It’s crucial to protect your wrists and prevent injuries that would make it painful for you to use a keyboard at work. Consider performing these easy exercises to help protect your wrists while using a computer and reduce the risk of pain. Hold your arms out straight in front of you with your wrists limp. While keeping your arms still, raise your wrists so that your fingers point toward the ceiling, then lower your wrists so your fingers point downward. Repeat ten times.Open both of your hands and stretch all of your fingers out, the close them and make a fist. Continue this for 20 repetitions.Lay your forearm on a flat surface and rotate your wrist in a full clockwise motion for five repet…

Eccentric Hamstring Strengthening: 1 Leg Pendulum

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This exercise is targeted for eccentric strengthening of the hamstring muscles and tendons. Start with your hands on each side of your hips. Engage your inner core by making yourself skinnier below the belly button and pulling in your waistline. Standing on one leg, bend your body forward by pivoting at the hips and allowing the non weighted leg to pendulum upwards with the movement. Return back to the start and repeat 3 sets of 15 repetitions. This exercise is excellent for increasing the functional strength of your hamstring muscles in conjunction with your core stability. It is particularly useful after recovering from hamstring muscle and tendon strains and overuse tendinopathies.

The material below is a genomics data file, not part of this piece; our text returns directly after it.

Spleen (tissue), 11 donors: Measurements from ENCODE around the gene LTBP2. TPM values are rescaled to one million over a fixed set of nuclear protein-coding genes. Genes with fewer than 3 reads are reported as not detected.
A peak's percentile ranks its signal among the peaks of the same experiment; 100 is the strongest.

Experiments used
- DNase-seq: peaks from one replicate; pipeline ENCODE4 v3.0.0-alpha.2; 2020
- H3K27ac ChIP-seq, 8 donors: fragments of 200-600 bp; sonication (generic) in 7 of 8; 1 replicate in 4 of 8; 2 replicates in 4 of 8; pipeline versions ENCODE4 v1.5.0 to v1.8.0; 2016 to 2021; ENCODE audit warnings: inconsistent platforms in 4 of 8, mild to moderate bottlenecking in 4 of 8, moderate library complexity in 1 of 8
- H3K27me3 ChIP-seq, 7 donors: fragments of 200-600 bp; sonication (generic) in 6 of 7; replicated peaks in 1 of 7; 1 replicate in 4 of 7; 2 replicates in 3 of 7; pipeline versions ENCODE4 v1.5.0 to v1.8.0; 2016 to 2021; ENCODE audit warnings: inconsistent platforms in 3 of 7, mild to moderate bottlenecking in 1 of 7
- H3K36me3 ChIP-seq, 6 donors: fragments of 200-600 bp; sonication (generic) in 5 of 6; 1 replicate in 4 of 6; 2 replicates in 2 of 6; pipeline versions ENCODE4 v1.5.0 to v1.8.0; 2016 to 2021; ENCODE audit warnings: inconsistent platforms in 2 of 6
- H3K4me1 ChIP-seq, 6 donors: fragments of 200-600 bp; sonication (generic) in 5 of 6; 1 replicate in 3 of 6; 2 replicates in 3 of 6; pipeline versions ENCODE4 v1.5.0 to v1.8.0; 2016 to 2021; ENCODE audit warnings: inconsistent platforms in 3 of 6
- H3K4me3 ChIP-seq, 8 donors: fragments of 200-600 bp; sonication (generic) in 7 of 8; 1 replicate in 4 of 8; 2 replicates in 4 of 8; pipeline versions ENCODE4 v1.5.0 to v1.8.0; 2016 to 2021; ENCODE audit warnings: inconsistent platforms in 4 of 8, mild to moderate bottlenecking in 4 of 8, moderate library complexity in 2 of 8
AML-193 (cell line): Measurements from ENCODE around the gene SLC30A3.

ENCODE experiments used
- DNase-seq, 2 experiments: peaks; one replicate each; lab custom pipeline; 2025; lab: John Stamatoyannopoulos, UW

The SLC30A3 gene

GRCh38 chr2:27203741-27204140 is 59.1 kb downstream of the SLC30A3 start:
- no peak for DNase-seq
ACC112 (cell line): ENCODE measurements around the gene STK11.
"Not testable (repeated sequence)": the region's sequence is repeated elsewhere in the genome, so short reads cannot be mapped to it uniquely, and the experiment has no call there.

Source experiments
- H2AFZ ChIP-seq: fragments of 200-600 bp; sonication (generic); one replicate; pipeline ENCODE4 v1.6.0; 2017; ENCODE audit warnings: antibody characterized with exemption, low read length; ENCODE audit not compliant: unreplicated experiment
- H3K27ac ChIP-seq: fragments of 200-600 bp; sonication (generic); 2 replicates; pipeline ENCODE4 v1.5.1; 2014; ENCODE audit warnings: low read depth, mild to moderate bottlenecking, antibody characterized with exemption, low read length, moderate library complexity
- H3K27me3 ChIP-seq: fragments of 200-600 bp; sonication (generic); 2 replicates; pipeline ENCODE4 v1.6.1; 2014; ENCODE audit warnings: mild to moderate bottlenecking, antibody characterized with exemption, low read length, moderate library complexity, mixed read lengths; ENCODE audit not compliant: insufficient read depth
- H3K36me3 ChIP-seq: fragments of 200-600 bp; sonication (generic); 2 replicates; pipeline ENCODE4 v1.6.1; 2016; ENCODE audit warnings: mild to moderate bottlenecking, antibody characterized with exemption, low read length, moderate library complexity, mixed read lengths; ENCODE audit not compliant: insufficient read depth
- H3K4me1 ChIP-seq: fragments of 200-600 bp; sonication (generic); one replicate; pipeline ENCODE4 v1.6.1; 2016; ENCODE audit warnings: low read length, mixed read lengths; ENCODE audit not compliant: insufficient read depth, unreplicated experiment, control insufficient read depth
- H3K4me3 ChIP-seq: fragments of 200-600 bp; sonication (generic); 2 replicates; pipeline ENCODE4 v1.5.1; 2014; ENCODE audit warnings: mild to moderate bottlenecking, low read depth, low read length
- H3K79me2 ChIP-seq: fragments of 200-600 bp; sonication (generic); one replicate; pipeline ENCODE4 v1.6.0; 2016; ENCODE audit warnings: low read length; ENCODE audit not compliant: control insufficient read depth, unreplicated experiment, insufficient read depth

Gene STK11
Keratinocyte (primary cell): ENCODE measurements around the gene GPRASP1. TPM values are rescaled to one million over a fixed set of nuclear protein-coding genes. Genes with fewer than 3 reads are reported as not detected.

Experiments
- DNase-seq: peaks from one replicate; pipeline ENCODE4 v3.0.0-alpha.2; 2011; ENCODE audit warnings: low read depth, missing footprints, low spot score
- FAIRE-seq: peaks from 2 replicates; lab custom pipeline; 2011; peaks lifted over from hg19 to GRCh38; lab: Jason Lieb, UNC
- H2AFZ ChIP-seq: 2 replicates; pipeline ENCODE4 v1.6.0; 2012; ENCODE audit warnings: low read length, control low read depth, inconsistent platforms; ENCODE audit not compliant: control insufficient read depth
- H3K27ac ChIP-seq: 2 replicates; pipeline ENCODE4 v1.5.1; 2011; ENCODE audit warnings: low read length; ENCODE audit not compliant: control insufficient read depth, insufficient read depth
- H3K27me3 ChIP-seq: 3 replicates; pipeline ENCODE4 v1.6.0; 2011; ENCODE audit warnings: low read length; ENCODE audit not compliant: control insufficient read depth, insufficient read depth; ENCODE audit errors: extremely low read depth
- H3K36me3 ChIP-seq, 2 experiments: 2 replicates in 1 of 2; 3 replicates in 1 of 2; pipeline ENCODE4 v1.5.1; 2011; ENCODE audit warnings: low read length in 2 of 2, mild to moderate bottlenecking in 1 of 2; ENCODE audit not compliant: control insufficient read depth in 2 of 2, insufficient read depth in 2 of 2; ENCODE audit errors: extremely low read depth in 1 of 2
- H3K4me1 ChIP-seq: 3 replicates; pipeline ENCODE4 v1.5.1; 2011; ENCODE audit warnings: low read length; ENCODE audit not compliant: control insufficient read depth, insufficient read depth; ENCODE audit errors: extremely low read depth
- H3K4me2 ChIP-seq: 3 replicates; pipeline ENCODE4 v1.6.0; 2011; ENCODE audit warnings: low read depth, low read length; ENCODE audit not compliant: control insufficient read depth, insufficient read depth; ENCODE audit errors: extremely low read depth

7 Muscles Everyone Ignores

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While the showoff muscles get all the acclaim, they'd be nothing without the supporting cast of smaller stabilizers and assisting muscles. Ignore them, and you'll eventually pay the price. The cost? Injury. Missed workouts. Painful runs. An unbalanced body. Wondering if your'e guilty? Here, experts discuss the most neglected muscles, why they're important, and how to strengthen them for an even, injury-free physique.



The Rotator Cuff
Deltoids the size of grapefruits won't do you much good if you tear your rotator cuff, which is a group of four muscles that literally form a “cuff” to stabilize the shoulder joint. Injure it, and you’ll restrict your range of motion, making overhead movements painful. Shoulders have the most mobility, so they're also the most unstable, keep them strong by taking a 'pre-hab' versus a 'rehab' approach. You typically only see people doing these exercises after they're injured.

Strengthen it: Attach light to medium …

Cat Stretch

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This is the cat stretch for mid back. Start on your hands and knees both shoulder width apart. Keep your head up and your chin gently tucked with your inner core engaged below the belly button. If you have wrist pain then alternatively, you can go on your fists to support your body weight. Then arch your mid back towards the ceiling like a cat making your shoulder blades wide! Hold for 30 seconds and do 3 sets twice per day. This exercise is great for increasing mobility in the upper back, neck, stretching the Rhomboids and muscles of the neck & spine after injuries such as whiplash, neck, shoulder and mid and low back strains.